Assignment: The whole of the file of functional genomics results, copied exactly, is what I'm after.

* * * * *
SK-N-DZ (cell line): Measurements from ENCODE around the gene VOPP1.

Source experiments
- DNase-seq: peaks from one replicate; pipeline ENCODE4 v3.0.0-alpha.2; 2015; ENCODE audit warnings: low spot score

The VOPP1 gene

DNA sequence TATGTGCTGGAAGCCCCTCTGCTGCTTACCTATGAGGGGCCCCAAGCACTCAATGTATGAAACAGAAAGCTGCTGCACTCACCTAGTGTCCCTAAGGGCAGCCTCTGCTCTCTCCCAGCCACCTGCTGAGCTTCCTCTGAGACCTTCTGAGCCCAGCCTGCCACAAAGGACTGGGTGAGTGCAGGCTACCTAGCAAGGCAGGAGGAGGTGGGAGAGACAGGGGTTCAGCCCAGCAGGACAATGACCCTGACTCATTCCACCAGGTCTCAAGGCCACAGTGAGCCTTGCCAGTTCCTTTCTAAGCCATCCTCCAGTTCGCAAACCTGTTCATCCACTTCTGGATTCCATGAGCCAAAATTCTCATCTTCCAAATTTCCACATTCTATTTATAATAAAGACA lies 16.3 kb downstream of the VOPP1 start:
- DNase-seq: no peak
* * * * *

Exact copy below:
SK-N-DZ (cell line): Measurements from ENCODE around the gene VOPP1.

Source experiments
- DNase-seq: peaks from one replicate; pipeline ENCODE4 v3.0.0-alpha.2; 2015; ENCODE audit warnings: low spot score

The VOPP1 gene

DNA sequence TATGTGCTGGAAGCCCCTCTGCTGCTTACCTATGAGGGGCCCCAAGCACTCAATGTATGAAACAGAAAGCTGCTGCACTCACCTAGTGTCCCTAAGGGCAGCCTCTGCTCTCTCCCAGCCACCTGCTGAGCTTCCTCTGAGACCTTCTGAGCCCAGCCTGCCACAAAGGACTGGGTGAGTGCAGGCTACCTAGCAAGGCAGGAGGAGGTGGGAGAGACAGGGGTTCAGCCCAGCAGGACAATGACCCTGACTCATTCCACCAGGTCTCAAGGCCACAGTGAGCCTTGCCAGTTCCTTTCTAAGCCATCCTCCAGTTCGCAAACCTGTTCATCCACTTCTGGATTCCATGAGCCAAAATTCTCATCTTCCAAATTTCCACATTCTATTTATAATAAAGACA lies 16.3 kb downstream of the VOPP1 start:
- DNase-seq: no peak